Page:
I didn’t believe my dear brother Fox when he told me of his plans.
“I’m going to the strange old man, in the cabin at the edge of the forest,” he said.
I insisted that he reconsider, that he wait a day to let me talk it over with him. At least give your family a day to say goodbye. But he’d have none of it.
“I’m going when the sun rises. My mind is made up.”
I wanted to ask him why, but I already knew the answer. He wanted to become immortal. We’d seen the undying animals that stood inside the cabin, and Fox had never shaken the images from his mind. I didn’t know what to say. Was life so bad with us? Did he really want to live forever in the cabin with the strange old man?
I visited the cabin a week later and sure enough, brother Fox was there in the window. His silence made me uneasy, but maybe he had nothing to say. He wore a different expression on his face, one I’d never seen before. I thought he looked happy. I hoped he was anyways.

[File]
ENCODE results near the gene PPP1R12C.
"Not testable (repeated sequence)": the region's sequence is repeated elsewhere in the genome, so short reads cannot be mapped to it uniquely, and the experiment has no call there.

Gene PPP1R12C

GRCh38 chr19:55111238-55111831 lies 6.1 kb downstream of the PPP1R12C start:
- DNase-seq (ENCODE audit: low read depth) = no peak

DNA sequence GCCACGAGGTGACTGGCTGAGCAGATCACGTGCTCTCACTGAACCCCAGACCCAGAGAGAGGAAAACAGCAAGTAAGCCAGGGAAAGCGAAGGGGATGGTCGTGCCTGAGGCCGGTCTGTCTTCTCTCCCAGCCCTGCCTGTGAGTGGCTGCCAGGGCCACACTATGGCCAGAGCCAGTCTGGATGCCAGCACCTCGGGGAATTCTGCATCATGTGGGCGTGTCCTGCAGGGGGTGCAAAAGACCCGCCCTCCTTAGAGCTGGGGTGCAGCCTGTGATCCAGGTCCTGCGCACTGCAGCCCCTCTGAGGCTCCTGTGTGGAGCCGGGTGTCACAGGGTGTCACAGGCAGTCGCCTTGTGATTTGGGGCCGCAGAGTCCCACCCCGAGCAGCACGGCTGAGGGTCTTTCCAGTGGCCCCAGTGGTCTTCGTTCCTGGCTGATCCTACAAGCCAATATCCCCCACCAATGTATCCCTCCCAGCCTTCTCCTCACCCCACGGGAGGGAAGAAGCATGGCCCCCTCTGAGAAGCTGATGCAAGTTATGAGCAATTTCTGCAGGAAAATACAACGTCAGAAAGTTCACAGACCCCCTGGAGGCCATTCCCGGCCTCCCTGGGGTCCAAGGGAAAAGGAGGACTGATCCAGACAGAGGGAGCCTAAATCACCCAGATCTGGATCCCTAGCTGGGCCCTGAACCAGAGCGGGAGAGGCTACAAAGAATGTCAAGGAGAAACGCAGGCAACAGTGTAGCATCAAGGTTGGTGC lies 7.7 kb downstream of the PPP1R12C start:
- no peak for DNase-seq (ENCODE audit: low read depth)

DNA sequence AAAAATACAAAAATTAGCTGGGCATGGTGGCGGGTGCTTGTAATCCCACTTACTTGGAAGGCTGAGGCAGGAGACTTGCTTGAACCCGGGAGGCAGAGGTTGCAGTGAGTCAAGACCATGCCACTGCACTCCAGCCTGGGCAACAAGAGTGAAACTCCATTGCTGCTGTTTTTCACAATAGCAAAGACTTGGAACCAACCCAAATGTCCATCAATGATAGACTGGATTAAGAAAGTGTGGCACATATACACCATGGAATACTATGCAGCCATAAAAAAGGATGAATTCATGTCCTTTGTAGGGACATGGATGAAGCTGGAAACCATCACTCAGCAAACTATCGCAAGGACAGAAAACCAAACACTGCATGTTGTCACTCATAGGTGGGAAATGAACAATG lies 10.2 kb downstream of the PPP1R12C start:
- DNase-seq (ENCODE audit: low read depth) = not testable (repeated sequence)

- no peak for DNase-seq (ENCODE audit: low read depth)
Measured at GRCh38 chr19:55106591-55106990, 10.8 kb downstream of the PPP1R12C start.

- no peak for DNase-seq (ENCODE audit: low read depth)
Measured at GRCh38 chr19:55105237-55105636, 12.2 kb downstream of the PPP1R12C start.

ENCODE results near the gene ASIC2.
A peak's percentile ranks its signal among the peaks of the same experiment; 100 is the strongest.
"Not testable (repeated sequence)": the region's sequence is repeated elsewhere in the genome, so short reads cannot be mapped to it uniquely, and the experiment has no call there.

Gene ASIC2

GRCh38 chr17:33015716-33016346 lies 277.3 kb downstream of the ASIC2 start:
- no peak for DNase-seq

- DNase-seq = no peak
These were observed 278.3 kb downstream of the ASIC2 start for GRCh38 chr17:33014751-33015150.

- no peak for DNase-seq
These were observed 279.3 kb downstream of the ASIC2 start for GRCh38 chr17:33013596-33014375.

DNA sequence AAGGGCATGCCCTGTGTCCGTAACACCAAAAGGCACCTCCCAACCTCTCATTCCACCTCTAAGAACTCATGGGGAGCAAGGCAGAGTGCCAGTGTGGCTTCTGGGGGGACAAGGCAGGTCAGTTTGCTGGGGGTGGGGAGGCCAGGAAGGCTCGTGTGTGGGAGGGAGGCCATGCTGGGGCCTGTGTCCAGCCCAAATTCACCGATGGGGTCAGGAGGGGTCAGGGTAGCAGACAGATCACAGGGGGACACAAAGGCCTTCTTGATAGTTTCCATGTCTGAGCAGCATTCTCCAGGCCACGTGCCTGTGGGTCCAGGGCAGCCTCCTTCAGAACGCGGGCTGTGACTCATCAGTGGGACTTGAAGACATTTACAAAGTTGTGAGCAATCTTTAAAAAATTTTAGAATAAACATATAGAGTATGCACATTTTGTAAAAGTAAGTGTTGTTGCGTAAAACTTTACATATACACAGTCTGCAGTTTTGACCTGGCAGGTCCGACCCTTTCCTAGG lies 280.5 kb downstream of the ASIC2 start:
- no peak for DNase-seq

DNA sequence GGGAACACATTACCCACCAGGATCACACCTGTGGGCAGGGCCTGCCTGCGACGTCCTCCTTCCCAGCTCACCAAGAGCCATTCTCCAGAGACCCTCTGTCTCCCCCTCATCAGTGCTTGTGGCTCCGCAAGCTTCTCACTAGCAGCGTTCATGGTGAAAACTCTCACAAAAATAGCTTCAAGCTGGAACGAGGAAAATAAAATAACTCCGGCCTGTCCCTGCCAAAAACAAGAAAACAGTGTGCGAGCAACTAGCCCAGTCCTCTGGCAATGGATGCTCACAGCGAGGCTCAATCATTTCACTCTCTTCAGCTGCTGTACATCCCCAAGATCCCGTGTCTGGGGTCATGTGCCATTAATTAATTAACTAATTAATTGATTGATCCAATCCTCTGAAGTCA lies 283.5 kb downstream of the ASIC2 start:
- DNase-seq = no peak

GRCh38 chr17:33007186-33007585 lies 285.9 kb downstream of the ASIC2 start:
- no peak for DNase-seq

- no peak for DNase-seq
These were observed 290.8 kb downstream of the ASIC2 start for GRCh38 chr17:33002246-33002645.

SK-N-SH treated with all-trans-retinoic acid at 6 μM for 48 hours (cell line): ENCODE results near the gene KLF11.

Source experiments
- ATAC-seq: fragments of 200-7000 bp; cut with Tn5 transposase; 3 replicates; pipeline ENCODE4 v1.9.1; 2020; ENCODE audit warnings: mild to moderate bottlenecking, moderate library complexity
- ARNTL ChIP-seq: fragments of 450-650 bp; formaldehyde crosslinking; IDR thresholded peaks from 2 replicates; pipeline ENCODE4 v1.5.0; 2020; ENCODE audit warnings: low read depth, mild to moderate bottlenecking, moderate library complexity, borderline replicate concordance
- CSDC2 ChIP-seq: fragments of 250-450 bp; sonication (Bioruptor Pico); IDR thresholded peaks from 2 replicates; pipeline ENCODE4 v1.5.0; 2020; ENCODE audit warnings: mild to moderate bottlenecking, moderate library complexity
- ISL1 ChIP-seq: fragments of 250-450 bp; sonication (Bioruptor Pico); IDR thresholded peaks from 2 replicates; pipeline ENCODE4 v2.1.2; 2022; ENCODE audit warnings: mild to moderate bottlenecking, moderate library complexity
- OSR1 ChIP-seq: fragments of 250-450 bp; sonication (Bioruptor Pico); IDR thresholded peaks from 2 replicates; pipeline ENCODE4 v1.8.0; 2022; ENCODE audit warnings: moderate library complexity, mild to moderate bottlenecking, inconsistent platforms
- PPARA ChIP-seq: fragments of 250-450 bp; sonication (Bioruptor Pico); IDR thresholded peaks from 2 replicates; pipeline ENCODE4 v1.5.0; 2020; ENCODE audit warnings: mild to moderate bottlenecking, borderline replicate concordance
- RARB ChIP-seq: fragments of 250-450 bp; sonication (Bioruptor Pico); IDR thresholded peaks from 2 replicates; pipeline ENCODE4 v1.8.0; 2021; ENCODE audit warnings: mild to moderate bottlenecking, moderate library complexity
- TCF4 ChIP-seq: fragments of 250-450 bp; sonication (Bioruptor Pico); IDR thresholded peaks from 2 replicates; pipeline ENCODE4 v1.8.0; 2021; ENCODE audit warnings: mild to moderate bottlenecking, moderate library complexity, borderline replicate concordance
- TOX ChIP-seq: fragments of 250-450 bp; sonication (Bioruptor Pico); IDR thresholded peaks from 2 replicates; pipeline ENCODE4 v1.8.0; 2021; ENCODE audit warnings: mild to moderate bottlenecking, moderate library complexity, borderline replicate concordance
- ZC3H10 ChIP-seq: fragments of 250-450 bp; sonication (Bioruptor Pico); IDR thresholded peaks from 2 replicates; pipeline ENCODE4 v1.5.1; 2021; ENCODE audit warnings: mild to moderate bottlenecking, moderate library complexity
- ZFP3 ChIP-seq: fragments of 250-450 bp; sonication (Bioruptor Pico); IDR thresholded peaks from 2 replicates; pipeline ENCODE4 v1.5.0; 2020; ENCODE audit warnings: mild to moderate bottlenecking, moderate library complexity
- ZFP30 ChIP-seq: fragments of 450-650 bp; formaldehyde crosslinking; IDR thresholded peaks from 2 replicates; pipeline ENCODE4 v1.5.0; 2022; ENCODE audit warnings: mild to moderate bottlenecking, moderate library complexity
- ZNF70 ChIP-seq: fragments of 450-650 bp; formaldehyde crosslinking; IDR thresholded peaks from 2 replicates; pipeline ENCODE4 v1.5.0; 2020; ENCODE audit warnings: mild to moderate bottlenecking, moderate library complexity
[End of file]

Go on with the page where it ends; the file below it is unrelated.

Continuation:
I see him every once in a while when I can, but my bones are growing old and my eyesight isn’t what it once was. He looks as healthy as the day he left us. What would he make of that, seeing his dear brother wither away? Recently, however, I’ve had some thoughts. The undying Fox brothers would be unforgettable. The truth is, I’d like to look out onto the trees with my brother, forever.
I mean, how many chances at immortality do you get?